West Bengal, Bihar and Assam grow jute extensively.
Sugarcane belongs to the grass family. It has a thick jointed stem, Which contains the cane sugar, The juice can be taken as a drink or made into sugar, jaggery or khandsari. . The by-products of sugar are very useful. Bagasse is used to make paper, cattle feed, fuel for mills-and cardboard; molasses for power alcohol. Fertilizers, yeast and rum; and press mud of wax. and shoe polish. It supports the pesticide and fertilizer industries. Sugar factories provide employment to over a million ‘workers. India is the second largest sugarcane producer in the world.
Climatic and soil conditions which favour the cultivation of sugarcane are:-
- Temperature: 20°C-30°C. Temperature above 50°C arrests its growth and temperature below 20°C slows down its growth.
- Rain: 75-120cms. It cannot withstand frost. For ripening it needs a cool dry season.
- Soil: A medium heavy loam is ideal-In northern India it is cultivated on clay loams and alluvial soil while in south India it is cultivated on brown or reddish loams, black cotton soil and laterites.
Leading sugarcane producing states are Uttar Pradesh, Bihar, Punjab.Haryana, Maharashtra, Karnataka, Tamil Nadu, Andhra Pradesh.
Rubber tree is sturdy, quick growing and tall. It grows on many types of soil provided the soil is deep and well drained. A warm humid equitable climate (2 1′ to 35′) and a fairly distributed rainfall of not less than 200 c m are necessary for the cultivation of rubber crop.
Kerala (accounts for 90% of the total area under rubber), Tamil Nadu, Karnataka, Andamanand Nicobar Islands. Parts of West Bengal. Orrisa., Maharashtra, Karnataka and’N.E parts of India are potential regions for rubber-cultivation.
Commercial Tea plantation in India was started by the Britishers in 1923 when wild tea plants were discovered by them in the hilly and forest areas of Assam.
Climatic conditions required for the growing of tea are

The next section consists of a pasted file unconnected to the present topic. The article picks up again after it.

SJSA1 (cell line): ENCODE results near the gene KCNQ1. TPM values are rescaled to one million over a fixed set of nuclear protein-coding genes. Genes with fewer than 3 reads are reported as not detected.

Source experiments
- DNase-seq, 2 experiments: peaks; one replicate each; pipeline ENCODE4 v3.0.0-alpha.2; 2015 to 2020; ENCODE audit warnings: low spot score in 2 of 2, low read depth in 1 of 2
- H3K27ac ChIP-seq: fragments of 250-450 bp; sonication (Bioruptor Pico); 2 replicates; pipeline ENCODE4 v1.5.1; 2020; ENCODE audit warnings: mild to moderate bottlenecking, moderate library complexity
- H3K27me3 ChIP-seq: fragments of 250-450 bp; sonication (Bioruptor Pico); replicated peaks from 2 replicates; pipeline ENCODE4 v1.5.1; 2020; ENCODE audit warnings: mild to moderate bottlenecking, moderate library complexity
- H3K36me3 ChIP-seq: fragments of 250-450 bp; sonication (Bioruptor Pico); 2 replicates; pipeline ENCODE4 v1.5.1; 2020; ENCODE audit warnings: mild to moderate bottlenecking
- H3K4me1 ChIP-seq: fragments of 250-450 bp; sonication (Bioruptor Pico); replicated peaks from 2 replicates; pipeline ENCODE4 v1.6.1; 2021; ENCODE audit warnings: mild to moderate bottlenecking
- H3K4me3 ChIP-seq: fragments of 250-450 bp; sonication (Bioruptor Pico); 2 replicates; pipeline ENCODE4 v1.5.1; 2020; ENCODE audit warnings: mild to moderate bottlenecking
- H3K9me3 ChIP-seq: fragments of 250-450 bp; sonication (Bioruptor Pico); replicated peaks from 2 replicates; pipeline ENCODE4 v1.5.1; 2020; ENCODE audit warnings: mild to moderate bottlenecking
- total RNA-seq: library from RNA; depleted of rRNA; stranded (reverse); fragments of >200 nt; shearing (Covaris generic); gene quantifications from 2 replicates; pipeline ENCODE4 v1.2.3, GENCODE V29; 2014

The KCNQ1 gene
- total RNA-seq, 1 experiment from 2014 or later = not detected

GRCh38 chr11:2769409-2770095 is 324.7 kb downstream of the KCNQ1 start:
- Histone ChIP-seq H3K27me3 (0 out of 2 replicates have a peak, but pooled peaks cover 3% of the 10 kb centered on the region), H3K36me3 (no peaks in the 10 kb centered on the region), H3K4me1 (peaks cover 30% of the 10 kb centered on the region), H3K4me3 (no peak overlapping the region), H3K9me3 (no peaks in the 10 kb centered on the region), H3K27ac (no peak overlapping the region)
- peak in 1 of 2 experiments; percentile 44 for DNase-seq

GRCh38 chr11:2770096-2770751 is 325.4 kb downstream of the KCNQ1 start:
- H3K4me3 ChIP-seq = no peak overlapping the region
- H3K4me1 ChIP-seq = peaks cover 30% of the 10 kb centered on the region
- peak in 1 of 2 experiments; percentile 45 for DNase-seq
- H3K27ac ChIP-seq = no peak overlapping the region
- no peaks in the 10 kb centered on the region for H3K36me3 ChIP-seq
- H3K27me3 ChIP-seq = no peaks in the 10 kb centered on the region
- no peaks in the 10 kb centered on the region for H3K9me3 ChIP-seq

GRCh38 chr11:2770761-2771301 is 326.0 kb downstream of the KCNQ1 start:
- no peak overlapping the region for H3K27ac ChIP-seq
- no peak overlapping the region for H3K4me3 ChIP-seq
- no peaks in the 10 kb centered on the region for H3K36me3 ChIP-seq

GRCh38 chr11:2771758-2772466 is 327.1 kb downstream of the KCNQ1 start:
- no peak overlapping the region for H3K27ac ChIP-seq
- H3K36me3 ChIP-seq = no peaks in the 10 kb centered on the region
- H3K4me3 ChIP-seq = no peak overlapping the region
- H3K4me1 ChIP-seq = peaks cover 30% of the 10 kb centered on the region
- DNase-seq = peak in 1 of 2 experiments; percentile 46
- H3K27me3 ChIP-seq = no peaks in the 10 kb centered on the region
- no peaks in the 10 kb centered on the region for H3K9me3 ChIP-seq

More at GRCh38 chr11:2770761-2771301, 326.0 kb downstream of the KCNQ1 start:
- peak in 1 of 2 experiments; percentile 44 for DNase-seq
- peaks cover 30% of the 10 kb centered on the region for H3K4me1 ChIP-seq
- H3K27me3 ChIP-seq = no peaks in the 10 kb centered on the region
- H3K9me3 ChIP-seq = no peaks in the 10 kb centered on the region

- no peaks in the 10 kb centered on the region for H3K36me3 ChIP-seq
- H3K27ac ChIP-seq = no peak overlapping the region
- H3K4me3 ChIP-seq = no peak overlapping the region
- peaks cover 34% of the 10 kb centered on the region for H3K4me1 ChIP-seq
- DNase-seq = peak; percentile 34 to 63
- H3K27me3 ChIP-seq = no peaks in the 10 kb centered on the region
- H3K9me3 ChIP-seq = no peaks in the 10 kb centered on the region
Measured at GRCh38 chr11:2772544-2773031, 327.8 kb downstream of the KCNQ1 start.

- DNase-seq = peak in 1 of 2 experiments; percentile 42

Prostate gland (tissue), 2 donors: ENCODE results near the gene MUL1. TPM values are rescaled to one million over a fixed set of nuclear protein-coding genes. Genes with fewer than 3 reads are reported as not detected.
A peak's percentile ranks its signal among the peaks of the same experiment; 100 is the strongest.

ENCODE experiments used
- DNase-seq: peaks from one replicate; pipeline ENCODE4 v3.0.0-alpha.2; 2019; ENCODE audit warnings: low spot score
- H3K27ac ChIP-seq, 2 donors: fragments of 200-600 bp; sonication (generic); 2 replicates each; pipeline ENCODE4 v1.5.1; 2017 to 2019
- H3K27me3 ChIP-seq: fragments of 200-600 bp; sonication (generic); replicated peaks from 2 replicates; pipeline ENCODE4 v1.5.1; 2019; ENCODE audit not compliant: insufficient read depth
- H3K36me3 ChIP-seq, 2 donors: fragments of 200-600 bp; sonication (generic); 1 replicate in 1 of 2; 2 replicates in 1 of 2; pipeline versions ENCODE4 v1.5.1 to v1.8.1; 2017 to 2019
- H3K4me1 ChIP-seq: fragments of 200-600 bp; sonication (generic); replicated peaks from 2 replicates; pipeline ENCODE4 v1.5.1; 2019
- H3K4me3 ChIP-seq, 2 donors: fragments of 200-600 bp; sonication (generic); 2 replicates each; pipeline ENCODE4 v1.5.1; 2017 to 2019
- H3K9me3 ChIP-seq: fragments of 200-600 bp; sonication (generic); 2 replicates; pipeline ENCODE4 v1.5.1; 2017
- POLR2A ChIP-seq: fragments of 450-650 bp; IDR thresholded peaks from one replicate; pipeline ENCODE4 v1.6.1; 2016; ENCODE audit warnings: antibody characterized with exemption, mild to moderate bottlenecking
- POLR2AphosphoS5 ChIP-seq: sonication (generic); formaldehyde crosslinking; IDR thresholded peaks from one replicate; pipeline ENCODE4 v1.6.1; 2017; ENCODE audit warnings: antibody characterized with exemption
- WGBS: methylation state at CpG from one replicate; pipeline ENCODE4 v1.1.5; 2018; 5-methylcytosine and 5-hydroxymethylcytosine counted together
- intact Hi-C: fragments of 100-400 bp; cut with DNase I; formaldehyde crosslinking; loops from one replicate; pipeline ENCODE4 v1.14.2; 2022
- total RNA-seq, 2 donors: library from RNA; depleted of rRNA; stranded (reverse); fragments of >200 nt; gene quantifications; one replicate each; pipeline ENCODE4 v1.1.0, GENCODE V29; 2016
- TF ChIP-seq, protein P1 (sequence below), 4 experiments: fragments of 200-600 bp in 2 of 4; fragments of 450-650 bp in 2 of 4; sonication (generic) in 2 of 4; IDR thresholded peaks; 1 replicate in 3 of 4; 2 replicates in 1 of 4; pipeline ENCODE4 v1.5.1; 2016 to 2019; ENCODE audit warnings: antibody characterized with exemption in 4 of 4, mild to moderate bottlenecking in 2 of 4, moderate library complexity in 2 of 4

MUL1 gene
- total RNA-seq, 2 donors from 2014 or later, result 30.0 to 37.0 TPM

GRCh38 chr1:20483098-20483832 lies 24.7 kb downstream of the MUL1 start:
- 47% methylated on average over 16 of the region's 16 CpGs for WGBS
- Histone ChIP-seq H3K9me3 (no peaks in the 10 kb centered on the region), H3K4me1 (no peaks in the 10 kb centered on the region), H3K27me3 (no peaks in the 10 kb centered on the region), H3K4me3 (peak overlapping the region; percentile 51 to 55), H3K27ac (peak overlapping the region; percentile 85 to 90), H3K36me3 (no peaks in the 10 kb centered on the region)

- Temp: 13-35°C. Average of 25°C is suitable.
- Humidity: – High humidity, heavy dew and morning fog promote growth if healthy leaves.
- Rainfall: Annual rainfalI (range) 150-350cm (well distributed)
- Soil- Well drained mountain soil, light, loamy, porous rich in nitrogen and iron/ laterite like the soil found in Assam
Assam is the leading producer that accounts for more than 50% of tea production of India. Tea producing areas of Assam are the hill slopes bordering the Brahmaputra and Surma valleys. West Bengal is the second largest producer of tea where tea is mostly grown in the districts of Darjeeling, Siliguri, Jalpaiguri and Cooch Bihar districts. Tamil Nadu is the third largest producer where tea growing areas are mostly restricted to Nilgiri hills.
Commercial cultivation of coffee was started by British entrepreneurs in South India during 1820’s.
Most of India’s coffee is grown in three Southern states: Kerala, Karnataka, and Tamil Nadu, the first two account for nearly 90 percent of total production. Much of the coffee in Kerala and Karnataka is grown in the Western Ghats, a mountain chain that runs parallel to the coast line and about 100 miles inland from the Arabian Sea. India exports nearly 70 percent of the coffee it produces. These exports consist mainly of high grade beans from both the Arabica and the Robusta growing regions.
Geographical Requirement for Coffee cultivation are as follows:-
- Temperatute:- should be ranging between 15 to 28°C throughout the year. Frost free environment. Direct raysof the sun are harmfui as it.is grown in the shade of trees. In its early stages of growth it needs to be protected from hot.dry winds.
- Rainfall:- 125cm- 250 cms throughout the year.
- Soil:-. Well drained, weathered volcanic soil, red and laterite soil. The presence of humus is essential. .
- Topography:- grows on hill slopes at elevation ranging from 500mts to 1800mts.